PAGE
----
lojong1 wrote:I've heard that in the vinaya, monks are told that if they forget where a discourse was given, they should say it was given at Savatthi. Where is this, and if it doesn't say why, why?
The rule if I remember correctly is actually incase a reciters memory lapses and one can not remember the location, or who it was with. it can be one of the six great cities, with a certain hiararchy placed with Savati at the top. or if it was a person, it could be a prominent lay supporter, king, bhikkhuni, bhikkhu, prominent mendicant disciple, or the Buddha himself depending on the role people played would depend on who was speaking teaching ... obviously. As these points are not as important as the Dhamma these can be altered without the meaning being changed, the truth is the truth no matter where or who speaks it.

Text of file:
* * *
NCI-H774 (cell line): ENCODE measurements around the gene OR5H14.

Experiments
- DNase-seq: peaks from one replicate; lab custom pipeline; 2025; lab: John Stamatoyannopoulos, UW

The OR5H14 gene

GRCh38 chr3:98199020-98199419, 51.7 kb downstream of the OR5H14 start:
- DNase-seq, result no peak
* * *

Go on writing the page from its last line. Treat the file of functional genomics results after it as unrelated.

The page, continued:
and that is the point of the suttas, although some important information about context can be contained in the opening sequence of the texts the location and who it was between are not important, the important point is the truth and preserving the path to the truth. the Texts are a map and guide to compare the practice they are talking about with our own experience.
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He who knows only his own side of the case knows little of that. His reasons may be good, and no one may have been able to refute them.
But if he is equally unable to refute the reasons on the opposite side, if he does not so much as know what they are, he has no ground for preferring either opinion …
He must be able to hear them from persons who actually believe them … he must know them in their most plausible and persuasive form.John Stuart Mill